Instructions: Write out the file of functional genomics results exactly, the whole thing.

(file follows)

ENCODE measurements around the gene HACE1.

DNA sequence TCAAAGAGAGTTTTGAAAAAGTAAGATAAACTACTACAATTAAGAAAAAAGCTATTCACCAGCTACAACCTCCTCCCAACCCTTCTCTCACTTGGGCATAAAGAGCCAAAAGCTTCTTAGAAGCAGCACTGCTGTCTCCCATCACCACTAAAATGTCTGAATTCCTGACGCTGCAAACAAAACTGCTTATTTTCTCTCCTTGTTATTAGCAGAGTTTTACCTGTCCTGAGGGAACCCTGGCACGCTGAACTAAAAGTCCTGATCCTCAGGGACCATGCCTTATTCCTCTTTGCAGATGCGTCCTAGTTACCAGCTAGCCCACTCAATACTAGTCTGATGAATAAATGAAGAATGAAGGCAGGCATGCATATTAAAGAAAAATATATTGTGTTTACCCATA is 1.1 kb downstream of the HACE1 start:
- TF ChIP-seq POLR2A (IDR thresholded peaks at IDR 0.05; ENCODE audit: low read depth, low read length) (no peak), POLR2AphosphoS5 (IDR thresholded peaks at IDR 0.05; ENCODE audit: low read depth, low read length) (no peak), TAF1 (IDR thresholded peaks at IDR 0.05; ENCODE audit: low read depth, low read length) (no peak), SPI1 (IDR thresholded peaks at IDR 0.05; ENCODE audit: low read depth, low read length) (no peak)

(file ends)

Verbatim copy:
ENCODE measurements around the gene HACE1.

DNA sequence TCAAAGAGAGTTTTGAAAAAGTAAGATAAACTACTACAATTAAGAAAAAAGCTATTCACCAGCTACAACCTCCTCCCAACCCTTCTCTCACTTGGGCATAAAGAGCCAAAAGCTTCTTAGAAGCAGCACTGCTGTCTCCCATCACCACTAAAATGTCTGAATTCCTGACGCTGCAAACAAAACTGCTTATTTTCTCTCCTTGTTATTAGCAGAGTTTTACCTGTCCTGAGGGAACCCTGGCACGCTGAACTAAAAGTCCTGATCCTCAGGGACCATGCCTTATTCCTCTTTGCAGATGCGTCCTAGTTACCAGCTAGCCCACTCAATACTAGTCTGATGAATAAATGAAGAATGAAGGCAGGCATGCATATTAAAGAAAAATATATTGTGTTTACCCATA is 1.1 kb downstream of the HACE1 start:
- TF ChIP-seq POLR2A (IDR thresholded peaks at IDR 0.05; ENCODE audit: low read depth, low read length) (no peak), POLR2AphosphoS5 (IDR thresholded peaks at IDR 0.05; ENCODE audit: low read depth, low read length) (no peak), TAF1 (IDR thresholded peaks at IDR 0.05; ENCODE audit: low read depth, low read length) (no peak), SPI1 (IDR thresholded peaks at IDR 0.05; ENCODE audit: low read depth, low read length) (no peak)